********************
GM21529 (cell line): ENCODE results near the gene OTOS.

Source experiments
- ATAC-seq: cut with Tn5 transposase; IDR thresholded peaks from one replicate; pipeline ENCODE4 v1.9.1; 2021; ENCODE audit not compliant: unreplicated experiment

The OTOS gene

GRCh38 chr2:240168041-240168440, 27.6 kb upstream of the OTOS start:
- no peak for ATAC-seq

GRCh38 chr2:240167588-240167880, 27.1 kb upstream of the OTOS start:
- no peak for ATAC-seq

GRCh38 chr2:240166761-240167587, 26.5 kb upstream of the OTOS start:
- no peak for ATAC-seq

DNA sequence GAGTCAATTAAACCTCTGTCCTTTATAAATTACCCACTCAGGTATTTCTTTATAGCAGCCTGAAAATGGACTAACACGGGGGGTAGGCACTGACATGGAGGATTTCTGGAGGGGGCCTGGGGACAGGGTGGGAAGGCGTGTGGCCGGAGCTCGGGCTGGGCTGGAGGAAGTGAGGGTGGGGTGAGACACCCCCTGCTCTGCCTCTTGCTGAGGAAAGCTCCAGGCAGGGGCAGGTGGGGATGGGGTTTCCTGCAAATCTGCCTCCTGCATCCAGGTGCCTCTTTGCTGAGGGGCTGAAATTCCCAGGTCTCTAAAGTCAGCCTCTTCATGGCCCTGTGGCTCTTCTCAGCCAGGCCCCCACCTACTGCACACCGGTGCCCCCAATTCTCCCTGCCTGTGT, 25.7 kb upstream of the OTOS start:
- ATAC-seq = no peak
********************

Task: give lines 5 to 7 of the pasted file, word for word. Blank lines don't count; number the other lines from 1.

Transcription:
GRCh38 chr2:240168041-240168440, 27.6 kb upstream of the OTOS start:
- no peak for ATAC-seq

GRCh38 chr2:240167588-240167880, 27.1 kb upstream of the OTOS start: